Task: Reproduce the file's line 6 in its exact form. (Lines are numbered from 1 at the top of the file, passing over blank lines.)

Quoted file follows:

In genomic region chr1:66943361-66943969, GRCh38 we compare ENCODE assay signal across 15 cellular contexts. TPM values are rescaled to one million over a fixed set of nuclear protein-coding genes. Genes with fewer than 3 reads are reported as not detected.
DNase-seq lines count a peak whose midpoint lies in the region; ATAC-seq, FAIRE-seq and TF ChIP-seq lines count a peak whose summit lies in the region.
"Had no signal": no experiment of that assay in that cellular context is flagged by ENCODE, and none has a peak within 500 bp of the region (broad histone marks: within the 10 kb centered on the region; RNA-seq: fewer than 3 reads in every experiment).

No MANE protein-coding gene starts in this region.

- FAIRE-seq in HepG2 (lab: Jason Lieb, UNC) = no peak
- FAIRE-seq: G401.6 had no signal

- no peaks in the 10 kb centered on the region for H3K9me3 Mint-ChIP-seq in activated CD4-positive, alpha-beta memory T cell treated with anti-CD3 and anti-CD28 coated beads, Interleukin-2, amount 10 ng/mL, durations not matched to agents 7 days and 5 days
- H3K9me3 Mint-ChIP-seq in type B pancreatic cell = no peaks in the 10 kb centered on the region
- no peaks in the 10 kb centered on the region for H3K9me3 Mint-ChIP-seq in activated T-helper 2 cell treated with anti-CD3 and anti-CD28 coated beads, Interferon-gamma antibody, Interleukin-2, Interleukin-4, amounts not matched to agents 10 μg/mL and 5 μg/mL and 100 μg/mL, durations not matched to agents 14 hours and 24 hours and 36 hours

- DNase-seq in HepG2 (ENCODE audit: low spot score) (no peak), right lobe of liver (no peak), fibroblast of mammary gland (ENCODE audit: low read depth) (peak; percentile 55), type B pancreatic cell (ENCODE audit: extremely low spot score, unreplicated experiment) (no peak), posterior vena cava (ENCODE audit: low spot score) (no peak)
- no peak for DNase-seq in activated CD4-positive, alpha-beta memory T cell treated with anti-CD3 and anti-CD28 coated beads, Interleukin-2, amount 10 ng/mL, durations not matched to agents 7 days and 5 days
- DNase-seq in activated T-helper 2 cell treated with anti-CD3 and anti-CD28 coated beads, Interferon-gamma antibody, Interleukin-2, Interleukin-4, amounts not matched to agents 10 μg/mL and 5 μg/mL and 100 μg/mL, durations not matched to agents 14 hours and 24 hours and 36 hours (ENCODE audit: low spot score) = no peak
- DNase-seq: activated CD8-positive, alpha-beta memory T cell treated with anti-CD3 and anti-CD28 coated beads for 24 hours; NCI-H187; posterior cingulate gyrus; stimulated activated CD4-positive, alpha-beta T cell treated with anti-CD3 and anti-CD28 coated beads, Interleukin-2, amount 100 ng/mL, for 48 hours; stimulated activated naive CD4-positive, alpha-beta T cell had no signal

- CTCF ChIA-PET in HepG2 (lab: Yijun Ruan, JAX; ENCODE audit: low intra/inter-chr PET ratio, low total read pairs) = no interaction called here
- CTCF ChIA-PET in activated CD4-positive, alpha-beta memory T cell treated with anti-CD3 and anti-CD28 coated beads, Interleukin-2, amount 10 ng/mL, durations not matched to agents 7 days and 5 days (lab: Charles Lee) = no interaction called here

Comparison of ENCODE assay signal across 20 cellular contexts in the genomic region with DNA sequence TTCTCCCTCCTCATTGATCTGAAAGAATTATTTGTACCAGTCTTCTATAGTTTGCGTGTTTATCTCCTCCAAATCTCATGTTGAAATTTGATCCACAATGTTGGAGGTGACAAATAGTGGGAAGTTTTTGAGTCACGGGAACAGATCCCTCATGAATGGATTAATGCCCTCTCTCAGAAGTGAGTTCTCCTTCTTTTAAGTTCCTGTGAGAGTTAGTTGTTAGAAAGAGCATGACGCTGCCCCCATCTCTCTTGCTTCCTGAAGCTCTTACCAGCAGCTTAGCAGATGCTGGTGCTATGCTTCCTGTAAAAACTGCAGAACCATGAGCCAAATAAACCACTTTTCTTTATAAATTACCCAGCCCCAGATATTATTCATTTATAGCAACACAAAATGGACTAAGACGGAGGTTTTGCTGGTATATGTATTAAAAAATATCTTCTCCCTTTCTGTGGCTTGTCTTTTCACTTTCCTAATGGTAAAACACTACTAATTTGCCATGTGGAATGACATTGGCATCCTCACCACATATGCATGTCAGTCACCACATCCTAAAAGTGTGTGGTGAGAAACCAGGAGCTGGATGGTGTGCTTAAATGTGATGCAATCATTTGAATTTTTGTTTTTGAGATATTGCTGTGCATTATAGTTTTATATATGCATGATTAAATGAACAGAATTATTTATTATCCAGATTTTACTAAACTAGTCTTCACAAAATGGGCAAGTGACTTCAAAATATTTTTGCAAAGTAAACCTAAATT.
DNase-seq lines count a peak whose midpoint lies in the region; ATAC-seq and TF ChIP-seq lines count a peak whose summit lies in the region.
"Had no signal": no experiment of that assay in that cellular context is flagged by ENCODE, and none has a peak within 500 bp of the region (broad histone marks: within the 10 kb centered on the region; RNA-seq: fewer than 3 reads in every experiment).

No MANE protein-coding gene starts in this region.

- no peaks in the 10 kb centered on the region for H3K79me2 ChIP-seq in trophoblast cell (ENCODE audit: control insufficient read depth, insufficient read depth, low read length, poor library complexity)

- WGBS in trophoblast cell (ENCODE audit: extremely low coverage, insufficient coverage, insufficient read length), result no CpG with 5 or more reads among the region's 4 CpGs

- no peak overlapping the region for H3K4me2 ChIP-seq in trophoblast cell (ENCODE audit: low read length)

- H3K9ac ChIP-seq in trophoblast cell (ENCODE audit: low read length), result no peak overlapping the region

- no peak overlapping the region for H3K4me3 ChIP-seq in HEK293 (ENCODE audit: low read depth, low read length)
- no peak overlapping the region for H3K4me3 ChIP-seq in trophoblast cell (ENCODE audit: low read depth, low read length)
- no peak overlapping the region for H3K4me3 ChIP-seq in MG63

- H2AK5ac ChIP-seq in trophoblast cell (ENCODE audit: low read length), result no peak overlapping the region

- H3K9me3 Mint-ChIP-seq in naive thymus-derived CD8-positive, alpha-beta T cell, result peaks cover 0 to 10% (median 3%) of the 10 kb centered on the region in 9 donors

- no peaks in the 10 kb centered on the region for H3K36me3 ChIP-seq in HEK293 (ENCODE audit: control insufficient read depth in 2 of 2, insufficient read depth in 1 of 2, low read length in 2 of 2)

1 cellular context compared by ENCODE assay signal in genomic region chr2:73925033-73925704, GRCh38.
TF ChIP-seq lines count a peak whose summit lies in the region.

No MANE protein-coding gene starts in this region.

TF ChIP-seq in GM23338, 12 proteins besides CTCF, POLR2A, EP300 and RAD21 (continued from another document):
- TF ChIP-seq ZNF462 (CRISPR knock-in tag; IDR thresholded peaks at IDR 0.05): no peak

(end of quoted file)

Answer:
- FAIRE-seq: G401.6 had no signal